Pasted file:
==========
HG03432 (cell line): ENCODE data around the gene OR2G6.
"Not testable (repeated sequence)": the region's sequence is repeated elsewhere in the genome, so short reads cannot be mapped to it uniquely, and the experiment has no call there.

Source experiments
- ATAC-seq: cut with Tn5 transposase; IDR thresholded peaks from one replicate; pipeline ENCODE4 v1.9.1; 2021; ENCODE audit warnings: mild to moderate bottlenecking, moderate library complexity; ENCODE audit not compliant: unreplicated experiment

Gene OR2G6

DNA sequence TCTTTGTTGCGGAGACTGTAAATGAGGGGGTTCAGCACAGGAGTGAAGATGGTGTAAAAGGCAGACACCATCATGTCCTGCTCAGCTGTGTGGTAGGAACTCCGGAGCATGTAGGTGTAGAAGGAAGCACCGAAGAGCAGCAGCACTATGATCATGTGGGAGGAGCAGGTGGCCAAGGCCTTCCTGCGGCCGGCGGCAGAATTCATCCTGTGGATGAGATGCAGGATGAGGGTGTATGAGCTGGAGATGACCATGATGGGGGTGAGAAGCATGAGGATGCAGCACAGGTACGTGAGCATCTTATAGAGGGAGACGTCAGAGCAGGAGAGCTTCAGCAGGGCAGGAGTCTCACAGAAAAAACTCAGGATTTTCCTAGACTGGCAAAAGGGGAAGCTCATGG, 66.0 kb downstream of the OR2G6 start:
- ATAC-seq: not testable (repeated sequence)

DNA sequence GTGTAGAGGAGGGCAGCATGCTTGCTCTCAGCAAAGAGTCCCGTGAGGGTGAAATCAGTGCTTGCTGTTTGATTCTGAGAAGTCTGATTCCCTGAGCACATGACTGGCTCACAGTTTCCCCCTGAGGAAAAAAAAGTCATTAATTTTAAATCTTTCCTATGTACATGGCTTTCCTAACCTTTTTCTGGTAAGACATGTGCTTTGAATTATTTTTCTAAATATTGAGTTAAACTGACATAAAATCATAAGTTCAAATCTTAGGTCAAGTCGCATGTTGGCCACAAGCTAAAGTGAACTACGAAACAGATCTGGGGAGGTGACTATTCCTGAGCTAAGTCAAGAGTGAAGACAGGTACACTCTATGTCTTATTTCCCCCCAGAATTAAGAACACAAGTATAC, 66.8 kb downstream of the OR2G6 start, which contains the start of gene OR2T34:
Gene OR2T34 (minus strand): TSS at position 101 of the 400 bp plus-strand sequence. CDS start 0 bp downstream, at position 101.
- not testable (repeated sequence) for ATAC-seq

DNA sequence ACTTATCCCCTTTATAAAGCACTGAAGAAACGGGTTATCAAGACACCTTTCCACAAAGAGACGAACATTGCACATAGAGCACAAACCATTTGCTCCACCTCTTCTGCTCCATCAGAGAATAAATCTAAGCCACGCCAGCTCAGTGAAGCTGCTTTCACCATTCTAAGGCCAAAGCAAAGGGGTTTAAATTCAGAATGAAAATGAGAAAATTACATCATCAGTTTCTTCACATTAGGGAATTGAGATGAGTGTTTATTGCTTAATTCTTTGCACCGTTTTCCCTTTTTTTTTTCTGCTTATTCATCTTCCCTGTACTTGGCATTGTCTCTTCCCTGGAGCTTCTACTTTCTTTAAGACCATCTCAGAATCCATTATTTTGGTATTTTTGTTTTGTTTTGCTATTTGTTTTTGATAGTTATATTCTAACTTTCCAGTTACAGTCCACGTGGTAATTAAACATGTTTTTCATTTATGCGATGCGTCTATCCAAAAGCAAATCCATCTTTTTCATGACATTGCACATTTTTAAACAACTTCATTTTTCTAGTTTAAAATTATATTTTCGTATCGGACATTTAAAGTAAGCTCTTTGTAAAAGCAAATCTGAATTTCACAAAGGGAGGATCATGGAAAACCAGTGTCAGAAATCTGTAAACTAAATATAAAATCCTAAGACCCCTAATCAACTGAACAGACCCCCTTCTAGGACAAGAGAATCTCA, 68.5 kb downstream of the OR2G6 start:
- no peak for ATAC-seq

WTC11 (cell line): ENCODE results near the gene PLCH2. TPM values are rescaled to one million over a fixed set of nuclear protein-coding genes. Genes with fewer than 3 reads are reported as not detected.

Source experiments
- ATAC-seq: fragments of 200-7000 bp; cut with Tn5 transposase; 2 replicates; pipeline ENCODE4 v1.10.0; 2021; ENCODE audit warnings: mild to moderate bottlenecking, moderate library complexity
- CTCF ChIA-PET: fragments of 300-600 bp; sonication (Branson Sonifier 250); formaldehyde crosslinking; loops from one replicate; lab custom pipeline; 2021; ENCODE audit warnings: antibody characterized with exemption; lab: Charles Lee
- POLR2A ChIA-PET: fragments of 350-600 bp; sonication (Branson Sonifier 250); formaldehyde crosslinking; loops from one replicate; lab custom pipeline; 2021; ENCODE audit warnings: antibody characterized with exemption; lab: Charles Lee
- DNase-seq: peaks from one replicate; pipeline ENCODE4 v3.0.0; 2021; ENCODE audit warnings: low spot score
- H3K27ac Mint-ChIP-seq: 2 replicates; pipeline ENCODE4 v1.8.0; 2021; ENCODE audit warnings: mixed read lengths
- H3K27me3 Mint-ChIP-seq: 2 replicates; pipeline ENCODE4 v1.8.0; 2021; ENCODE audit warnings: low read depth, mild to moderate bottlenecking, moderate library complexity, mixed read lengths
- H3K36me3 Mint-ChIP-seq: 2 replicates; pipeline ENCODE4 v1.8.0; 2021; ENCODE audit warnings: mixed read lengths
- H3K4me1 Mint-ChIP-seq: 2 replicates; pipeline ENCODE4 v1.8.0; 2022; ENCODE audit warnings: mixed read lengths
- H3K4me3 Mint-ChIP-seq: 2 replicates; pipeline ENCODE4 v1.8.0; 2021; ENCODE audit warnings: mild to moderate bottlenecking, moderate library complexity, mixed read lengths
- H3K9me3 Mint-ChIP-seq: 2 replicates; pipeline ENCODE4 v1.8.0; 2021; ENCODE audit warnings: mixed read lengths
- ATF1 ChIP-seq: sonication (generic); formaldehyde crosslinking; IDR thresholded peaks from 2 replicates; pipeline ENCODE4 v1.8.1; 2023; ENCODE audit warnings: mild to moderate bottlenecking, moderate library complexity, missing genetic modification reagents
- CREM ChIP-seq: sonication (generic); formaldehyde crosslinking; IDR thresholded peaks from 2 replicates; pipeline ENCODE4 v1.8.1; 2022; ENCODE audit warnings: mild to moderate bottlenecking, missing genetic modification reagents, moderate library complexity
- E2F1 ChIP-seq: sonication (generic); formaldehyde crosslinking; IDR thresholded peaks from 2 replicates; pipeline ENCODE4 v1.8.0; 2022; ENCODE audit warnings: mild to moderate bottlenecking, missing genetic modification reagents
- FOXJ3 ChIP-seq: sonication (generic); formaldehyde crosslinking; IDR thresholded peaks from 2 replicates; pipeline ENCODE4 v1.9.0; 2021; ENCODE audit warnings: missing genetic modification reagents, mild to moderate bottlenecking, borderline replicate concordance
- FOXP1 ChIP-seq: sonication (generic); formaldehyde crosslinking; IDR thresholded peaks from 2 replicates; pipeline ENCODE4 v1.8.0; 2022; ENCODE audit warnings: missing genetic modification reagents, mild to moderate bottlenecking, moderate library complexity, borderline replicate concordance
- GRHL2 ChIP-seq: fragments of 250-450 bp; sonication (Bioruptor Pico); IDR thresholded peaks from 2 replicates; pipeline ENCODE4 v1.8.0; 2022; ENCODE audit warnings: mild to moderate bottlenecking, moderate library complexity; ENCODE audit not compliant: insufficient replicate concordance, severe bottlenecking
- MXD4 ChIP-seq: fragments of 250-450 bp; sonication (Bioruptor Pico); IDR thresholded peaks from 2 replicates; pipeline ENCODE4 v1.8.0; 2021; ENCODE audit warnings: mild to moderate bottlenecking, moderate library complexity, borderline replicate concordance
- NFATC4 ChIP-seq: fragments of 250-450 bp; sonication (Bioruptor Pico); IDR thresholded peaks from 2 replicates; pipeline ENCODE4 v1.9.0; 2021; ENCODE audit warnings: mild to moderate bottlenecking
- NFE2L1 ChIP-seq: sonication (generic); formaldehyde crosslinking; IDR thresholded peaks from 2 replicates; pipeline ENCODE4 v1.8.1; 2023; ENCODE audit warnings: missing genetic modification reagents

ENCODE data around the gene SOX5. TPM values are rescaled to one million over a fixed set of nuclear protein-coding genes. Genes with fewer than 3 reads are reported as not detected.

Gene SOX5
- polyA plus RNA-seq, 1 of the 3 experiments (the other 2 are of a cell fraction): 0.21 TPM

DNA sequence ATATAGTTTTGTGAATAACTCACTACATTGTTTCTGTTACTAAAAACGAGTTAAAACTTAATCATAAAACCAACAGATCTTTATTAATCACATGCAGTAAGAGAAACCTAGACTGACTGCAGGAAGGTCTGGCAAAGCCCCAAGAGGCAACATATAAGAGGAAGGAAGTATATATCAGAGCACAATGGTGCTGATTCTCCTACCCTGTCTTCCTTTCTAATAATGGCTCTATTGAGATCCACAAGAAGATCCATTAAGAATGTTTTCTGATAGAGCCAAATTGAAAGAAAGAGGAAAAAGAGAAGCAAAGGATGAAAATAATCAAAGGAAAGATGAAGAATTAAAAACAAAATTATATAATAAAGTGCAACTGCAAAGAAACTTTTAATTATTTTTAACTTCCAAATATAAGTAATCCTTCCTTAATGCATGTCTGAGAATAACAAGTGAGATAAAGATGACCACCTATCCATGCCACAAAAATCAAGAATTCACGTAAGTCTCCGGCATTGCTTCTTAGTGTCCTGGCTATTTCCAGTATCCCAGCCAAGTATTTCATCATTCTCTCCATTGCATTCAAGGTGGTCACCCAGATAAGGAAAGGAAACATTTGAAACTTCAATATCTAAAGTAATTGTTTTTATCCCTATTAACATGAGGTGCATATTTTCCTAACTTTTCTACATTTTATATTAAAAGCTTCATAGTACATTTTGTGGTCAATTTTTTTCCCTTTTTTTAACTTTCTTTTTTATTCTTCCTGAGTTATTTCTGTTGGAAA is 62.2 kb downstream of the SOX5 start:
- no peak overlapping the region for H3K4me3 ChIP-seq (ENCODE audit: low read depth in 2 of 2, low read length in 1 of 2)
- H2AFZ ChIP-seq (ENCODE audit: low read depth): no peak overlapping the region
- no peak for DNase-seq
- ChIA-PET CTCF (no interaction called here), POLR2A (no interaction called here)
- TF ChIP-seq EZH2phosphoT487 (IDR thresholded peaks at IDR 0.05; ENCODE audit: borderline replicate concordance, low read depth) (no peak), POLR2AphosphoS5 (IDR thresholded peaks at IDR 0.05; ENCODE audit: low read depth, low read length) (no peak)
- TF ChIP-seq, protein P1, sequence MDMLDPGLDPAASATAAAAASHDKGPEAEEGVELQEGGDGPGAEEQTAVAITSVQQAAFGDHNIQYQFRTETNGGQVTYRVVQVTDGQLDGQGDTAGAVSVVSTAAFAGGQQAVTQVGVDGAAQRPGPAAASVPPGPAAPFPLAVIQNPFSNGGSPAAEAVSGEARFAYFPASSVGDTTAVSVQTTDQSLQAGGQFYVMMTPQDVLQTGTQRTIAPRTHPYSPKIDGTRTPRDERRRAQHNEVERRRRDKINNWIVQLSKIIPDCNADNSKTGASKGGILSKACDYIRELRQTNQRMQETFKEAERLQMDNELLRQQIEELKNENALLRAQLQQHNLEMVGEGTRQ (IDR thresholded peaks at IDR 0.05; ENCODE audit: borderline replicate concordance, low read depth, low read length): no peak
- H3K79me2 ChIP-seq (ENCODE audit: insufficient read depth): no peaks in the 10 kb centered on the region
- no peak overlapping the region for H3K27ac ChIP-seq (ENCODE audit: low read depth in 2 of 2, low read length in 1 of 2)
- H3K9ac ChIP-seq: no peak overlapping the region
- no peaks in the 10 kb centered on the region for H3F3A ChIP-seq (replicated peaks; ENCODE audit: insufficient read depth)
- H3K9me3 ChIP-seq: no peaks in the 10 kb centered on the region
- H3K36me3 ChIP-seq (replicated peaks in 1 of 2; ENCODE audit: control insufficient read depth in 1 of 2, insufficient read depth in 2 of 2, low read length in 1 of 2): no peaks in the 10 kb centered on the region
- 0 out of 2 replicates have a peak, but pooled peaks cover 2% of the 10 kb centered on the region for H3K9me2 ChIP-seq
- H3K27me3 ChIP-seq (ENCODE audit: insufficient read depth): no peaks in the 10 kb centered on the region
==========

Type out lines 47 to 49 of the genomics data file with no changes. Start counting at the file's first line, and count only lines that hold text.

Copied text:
- no peaks in the 10 kb centered on the region for H3F3A ChIP-seq (replicated peaks; ENCODE audit: insufficient read depth)
- H3K9me3 ChIP-seq: no peaks in the 10 kb centered on the region
- H3K36me3 ChIP-seq (replicated peaks in 1 of 2; ENCODE audit: control insufficient read depth in 1 of 2, insufficient read depth in 2 of 2, low read length in 1 of 2): no peaks in the 10 kb centered on the region